The Legal Rights Of Cyprus Landlords
With the Cyprus housing market gaining momentum, boasting price increases for every quarter since early 2018, more and more landlords are choosing to rent property out in the area. Before becoming a landlord, however, it’s crucial to become familiar with local rental laws. Landlords have different rights than tenants in Cyprus, and it’s important to understand the difference before renting out a property. Here are some of the most important legal rights of which landlords in Cyprus should be aware.
Recent Changes in Housing Laws
Current Cyprus laws regarding the rights and responsibilities of landlords are fairly recent. They were enacted in response to the Turkish military invasion of 1974, which forced thousands of families to relocate to the South. This move created a housing shortage, resulting in many tenants losing their homes to rent hikes and other property issues. However, the laws introduced in 1975 have made it difficult for landlords to evict tenants who default on their rent. The Rent Control Court was created to settle disputes out of court and offer greater financial protection for local landlords.
The Two Categories of Rental Spaces
Rental houses in Cyprus are controlled by one of two laws. According to the 1983 Rental Control Law, residential or business premises that fall under “controlled areas” such as towns, suburbs, and social centres. In this case, after the first tenancy has expired or been terminated, landlords can demand a maximum increase of 14% of current rental rates. However, two years must elapse from the date of the last application of the time of the previous voluntary increase.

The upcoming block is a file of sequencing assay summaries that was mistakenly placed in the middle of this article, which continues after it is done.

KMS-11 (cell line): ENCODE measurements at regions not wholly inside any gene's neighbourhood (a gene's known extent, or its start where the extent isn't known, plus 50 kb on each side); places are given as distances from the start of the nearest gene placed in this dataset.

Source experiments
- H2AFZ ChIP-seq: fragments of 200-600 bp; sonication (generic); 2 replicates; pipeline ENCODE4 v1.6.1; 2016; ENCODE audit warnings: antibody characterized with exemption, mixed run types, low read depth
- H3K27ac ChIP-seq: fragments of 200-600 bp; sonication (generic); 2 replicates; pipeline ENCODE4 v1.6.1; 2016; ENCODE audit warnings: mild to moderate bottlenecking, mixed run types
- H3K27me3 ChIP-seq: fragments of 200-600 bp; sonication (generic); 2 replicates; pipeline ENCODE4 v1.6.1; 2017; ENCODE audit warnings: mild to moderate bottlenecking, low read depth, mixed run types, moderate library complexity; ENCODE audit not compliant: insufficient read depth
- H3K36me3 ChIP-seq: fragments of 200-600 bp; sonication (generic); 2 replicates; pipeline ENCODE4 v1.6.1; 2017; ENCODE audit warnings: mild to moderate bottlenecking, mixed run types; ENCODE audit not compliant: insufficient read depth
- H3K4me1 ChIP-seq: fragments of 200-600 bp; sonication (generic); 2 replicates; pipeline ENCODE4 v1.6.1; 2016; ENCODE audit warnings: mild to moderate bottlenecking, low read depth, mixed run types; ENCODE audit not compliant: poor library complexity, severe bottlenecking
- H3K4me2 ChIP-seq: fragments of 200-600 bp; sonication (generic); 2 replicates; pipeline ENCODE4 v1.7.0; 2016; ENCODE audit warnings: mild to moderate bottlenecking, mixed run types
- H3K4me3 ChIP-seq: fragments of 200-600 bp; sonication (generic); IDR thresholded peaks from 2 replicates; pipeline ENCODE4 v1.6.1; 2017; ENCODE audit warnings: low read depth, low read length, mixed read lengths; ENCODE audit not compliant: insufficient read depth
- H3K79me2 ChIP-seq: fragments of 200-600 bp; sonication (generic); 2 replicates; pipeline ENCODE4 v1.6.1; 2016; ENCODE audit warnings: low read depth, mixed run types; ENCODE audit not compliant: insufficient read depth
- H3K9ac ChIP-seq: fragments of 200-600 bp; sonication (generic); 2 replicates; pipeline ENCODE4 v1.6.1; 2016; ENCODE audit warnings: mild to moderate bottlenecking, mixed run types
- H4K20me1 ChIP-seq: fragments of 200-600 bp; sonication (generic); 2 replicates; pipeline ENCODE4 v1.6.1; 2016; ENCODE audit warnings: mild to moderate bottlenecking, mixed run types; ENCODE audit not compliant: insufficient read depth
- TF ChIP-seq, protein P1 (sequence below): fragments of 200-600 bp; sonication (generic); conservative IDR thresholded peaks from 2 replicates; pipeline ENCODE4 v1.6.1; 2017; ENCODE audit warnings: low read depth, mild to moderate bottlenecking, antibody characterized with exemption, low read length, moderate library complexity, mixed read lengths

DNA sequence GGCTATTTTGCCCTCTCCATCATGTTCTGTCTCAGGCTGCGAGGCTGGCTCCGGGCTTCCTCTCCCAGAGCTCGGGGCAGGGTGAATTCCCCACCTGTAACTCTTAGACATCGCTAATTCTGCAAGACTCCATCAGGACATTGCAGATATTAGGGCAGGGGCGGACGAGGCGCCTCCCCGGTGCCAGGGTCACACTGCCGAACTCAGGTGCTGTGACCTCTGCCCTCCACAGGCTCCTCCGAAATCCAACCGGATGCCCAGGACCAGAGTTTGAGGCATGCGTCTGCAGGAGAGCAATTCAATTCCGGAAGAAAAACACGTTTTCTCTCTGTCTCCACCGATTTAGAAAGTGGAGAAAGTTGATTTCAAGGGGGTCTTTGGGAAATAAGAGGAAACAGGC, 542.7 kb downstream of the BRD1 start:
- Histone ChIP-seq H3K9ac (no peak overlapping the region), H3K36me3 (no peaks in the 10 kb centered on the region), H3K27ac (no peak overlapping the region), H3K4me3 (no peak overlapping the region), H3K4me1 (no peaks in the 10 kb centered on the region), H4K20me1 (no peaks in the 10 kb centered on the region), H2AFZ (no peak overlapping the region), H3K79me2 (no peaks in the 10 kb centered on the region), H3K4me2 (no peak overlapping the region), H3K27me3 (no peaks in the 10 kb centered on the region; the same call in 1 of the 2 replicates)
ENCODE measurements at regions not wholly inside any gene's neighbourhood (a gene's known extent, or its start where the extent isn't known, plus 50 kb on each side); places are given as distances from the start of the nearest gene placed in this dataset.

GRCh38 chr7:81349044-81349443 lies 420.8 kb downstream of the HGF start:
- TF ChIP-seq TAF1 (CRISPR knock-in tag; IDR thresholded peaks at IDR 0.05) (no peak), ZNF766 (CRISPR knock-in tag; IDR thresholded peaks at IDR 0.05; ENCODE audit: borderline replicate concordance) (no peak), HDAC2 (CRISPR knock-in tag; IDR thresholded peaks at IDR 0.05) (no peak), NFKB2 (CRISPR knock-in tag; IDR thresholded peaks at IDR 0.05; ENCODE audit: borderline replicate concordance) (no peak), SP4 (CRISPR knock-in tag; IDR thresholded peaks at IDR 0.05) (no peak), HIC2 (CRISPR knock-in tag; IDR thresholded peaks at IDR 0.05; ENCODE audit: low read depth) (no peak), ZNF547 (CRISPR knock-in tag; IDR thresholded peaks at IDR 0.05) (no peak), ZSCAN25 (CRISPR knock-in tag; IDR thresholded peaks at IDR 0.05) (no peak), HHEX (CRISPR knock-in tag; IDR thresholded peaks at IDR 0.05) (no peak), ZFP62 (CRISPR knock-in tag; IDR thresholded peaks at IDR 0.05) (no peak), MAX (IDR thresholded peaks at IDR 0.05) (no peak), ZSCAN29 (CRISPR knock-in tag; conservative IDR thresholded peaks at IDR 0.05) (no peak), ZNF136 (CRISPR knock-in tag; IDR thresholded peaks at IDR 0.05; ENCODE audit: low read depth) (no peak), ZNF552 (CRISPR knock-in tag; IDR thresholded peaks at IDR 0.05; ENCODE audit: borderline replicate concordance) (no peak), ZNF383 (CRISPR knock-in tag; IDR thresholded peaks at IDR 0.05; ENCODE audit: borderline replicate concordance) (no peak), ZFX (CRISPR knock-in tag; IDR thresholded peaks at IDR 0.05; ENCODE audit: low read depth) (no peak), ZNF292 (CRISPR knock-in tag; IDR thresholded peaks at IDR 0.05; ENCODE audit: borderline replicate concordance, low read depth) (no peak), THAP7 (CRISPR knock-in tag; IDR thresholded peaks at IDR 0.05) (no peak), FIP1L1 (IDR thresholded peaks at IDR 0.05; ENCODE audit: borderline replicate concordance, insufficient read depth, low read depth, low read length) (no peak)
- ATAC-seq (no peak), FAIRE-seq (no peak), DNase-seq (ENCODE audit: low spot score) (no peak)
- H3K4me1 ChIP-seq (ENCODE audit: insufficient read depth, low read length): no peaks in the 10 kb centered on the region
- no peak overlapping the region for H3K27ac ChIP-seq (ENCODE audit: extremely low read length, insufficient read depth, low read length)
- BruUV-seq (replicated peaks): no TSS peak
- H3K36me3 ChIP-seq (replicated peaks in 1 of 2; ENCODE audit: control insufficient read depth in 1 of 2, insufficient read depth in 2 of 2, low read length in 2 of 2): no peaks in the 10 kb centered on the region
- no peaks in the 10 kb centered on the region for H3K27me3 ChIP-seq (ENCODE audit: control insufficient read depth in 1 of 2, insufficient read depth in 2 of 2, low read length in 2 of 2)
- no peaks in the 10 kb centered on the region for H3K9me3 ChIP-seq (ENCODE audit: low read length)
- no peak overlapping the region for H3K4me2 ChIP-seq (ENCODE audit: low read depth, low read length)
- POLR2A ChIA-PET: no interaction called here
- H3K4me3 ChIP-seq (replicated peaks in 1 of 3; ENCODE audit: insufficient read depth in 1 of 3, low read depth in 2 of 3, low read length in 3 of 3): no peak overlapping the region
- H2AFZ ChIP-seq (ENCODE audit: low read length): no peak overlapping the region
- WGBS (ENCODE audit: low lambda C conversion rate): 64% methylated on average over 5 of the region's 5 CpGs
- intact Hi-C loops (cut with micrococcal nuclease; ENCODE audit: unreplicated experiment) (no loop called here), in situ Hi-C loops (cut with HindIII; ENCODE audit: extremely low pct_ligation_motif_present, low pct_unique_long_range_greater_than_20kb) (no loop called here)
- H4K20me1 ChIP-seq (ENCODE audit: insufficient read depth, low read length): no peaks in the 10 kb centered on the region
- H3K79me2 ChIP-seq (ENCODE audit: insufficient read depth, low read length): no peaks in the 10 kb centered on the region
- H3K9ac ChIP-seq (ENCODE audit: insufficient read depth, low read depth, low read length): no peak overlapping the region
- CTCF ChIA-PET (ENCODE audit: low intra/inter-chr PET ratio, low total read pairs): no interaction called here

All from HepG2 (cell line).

If a tenant refuses an increase in rental costs, the Rent Control Courts can step in. A tribunal determines reasonable rent by considering the opinion of the official valuer, dimensions of the property, details about the renters such as age and income, as well as location. The Rent Control Court
The free market, on the other hand, has much less regulation. Landlords should be wary of renting to a new tenant without stipulations in place. Eviction can be a challenge under Cyprus law, especially considering rent control in the area.
Renters are protected by the Rent Control Law of Cyprus if they fail to meet their contractual obligations. This also goes for statutory tenants, who cannot be evicted except by court order and only under specific, predetermined circumstances. Even evicted tenants can potentially remain in possession of a premises except for these three separate cases:
● Failure to pay rent
● Eviction based on pre-established criteria
● Plans to renovate or rebuild a property
Even in these cases, the Rent Control Court still has an ultimate say over what happens in any dispute between tenant and landlord. Currently, there are two courts, each composed of a Judiciary President and two lay members. In such cases, it's not uncommon for the Court to rule in favour of the tenants. They may demand that landlords grant families the right to a new tenancy instead of damages.
Cyprus landlords hold a significant legal obligation to provide safe and steady housing to their tenants. However, if tenants fail to uphold their end of a contract, it can be difficult for landlords to win in court thanks to recent changes in property laws. Instead, property owners can appeal to the Rent Control Court, allowing them to settle legal and financial disputes out-of-court.
BY: Jennifer Dawson